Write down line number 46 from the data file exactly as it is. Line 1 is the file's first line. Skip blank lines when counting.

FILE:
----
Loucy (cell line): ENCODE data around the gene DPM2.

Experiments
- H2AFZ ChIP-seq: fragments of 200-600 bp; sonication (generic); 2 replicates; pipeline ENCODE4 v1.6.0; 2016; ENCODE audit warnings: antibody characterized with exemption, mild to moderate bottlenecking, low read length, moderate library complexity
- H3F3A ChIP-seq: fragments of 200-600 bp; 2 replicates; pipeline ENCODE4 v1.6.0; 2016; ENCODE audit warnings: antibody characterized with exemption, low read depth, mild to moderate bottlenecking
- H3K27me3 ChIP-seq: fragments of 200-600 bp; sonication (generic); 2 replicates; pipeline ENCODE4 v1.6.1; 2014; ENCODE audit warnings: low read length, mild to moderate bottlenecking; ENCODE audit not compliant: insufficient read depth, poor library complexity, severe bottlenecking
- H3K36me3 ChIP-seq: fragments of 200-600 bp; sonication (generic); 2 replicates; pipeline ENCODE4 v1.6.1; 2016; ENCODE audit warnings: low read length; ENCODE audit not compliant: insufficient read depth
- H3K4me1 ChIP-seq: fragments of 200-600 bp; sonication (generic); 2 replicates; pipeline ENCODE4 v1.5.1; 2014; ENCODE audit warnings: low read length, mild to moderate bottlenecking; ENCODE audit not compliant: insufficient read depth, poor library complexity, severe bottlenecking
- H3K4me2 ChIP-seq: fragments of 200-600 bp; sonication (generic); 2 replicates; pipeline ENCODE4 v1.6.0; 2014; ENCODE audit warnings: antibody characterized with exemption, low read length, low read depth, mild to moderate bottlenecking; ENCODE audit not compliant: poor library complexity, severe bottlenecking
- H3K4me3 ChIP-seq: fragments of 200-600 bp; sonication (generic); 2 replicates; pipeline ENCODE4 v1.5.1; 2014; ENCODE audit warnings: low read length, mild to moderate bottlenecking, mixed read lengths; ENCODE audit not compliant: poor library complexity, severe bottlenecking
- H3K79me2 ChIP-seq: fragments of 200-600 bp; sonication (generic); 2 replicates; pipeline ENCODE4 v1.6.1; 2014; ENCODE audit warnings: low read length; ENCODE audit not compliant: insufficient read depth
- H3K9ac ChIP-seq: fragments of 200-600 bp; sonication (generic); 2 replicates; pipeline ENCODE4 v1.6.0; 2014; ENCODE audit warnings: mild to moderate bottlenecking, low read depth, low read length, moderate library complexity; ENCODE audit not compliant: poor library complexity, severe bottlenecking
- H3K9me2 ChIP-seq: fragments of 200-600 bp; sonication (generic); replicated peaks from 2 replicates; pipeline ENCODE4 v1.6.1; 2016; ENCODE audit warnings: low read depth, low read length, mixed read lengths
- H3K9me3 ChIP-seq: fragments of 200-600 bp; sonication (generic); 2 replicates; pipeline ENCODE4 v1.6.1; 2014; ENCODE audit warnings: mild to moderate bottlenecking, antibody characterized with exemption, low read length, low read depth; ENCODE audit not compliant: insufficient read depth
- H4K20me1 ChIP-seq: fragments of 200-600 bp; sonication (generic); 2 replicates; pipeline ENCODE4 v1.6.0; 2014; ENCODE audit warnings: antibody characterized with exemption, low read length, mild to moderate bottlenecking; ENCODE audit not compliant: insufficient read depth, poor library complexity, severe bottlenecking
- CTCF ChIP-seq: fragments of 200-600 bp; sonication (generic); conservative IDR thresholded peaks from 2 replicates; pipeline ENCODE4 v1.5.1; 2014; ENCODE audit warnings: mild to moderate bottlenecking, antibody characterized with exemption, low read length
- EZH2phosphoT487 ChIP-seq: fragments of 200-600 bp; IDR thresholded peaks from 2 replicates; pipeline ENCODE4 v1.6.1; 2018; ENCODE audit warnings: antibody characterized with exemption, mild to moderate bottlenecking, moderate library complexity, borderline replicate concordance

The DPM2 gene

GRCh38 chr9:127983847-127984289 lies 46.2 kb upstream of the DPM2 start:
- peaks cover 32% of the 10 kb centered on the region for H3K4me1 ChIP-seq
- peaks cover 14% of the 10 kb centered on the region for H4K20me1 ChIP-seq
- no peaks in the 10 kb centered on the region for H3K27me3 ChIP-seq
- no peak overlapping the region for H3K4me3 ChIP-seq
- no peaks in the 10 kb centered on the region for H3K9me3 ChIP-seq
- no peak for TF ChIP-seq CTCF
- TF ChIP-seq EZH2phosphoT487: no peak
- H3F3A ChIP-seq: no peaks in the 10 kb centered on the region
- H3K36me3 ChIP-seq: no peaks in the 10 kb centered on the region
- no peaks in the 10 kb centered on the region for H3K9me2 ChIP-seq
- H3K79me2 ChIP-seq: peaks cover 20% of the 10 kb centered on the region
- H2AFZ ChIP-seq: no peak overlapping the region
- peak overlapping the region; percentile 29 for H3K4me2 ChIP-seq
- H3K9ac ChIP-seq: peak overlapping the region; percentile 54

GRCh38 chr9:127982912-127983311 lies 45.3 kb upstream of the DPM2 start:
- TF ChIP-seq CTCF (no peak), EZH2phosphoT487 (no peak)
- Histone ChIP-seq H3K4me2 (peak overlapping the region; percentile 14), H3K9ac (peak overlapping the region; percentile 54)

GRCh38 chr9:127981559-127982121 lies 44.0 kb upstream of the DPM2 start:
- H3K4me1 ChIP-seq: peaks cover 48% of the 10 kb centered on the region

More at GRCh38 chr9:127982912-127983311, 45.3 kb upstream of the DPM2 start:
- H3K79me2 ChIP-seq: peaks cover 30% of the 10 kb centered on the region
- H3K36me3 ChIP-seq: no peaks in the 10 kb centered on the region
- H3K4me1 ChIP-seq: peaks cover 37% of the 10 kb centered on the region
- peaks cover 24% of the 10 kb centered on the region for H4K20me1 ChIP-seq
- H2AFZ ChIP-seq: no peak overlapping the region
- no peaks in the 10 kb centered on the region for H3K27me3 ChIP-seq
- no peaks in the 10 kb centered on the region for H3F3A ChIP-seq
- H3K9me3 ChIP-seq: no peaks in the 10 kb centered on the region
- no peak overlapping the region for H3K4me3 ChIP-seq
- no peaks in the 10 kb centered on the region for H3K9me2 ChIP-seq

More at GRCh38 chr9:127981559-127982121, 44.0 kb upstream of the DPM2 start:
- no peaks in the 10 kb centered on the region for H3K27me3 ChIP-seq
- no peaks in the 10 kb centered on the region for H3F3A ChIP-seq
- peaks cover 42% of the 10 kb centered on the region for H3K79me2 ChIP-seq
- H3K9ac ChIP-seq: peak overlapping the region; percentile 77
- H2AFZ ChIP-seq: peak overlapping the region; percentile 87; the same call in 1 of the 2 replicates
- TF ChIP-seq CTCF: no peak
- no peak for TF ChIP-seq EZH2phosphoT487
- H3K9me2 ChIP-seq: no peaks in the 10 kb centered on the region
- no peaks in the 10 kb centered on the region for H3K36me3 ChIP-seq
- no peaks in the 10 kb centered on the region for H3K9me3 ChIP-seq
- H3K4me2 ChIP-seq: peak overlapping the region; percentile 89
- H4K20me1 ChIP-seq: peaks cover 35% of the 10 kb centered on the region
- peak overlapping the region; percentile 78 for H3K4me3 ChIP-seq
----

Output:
- H3K9me3 ChIP-seq: no peaks in the 10 kb centered on the region